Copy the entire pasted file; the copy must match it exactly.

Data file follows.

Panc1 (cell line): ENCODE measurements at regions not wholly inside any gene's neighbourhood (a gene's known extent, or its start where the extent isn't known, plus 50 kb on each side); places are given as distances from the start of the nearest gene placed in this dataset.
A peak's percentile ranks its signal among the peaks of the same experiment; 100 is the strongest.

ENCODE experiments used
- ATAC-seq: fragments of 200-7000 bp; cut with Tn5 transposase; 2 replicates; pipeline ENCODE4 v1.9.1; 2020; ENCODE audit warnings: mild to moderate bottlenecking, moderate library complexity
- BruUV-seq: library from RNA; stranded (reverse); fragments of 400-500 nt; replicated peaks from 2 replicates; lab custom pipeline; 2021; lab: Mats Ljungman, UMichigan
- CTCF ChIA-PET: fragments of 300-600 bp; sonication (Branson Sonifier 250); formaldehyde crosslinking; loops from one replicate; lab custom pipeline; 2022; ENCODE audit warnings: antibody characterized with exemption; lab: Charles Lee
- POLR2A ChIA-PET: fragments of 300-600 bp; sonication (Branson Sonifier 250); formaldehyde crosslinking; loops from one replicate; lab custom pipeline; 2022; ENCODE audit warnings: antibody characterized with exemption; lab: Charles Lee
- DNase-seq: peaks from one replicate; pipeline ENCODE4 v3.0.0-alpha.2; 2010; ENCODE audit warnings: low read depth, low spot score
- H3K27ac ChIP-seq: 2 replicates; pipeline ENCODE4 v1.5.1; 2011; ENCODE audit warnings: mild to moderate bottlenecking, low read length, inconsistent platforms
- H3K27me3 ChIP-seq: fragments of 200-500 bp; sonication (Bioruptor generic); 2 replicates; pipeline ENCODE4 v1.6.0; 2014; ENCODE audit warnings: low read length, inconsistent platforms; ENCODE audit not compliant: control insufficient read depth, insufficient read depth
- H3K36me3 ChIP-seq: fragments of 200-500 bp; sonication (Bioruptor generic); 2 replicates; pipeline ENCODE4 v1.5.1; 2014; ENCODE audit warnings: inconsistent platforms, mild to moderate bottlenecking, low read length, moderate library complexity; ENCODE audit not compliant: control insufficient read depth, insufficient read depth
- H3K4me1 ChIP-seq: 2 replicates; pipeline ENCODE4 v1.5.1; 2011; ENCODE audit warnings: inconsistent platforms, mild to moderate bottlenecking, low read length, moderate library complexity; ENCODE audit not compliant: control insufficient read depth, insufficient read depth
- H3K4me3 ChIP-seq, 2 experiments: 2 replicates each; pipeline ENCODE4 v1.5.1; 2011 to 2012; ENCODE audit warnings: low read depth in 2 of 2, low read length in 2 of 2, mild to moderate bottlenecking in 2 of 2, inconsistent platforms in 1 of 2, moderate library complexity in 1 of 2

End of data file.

Panc1 (cell line): ENCODE measurements at regions not wholly inside any gene's neighbourhood (a gene's known extent, or its start where the extent isn't known, plus 50 kb on each side); places are given as distances from the start of the nearest gene placed in this dataset.
A peak's percentile ranks its signal among the peaks of the same experiment; 100 is the strongest.

ENCODE experiments used
- ATAC-seq: fragments of 200-7000 bp; cut with Tn5 transposase; 2 replicates; pipeline ENCODE4 v1.9.1; 2020; ENCODE audit warnings: mild to moderate bottlenecking, moderate library complexity
- BruUV-seq: library from RNA; stranded (reverse); fragments of 400-500 nt; replicated peaks from 2 replicates; lab custom pipeline; 2021; lab: Mats Ljungman, UMichigan
- CTCF ChIA-PET: fragments of 300-600 bp; sonication (Branson Sonifier 250); formaldehyde crosslinking; loops from one replicate; lab custom pipeline; 2022; ENCODE audit warnings: antibody characterized with exemption; lab: Charles Lee
- POLR2A ChIA-PET: fragments of 300-600 bp; sonication (Branson Sonifier 250); formaldehyde crosslinking; loops from one replicate; lab custom pipeline; 2022; ENCODE audit warnings: antibody characterized with exemption; lab: Charles Lee
- DNase-seq: peaks from one replicate; pipeline ENCODE4 v3.0.0-alpha.2; 2010; ENCODE audit warnings: low read depth, low spot score
- H3K27ac ChIP-seq: 2 replicates; pipeline ENCODE4 v1.5.1; 2011; ENCODE audit warnings: mild to moderate bottlenecking, low read length, inconsistent platforms
- H3K27me3 ChIP-seq: fragments of 200-500 bp; sonication (Bioruptor generic); 2 replicates; pipeline ENCODE4 v1.6.0; 2014; ENCODE audit warnings: low read length, inconsistent platforms; ENCODE audit not compliant: control insufficient read depth, insufficient read depth
- H3K36me3 ChIP-seq: fragments of 200-500 bp; sonication (Bioruptor generic); 2 replicates; pipeline ENCODE4 v1.5.1; 2014; ENCODE audit warnings: inconsistent platforms, mild to moderate bottlenecking, low read length, moderate library complexity; ENCODE audit not compliant: control insufficient read depth, insufficient read depth
- H3K4me1 ChIP-seq: 2 replicates; pipeline ENCODE4 v1.5.1; 2011; ENCODE audit warnings: inconsistent platforms, mild to moderate bottlenecking, low read length, moderate library complexity; ENCODE audit not compliant: control insufficient read depth, insufficient read depth
- H3K4me3 ChIP-seq, 2 experiments: 2 replicates each; pipeline ENCODE4 v1.5.1; 2011 to 2012; ENCODE audit warnings: low read depth in 2 of 2, low read length in 2 of 2, mild to moderate bottlenecking in 2 of 2, inconsistent platforms in 1 of 2, moderate library complexity in 1 of 2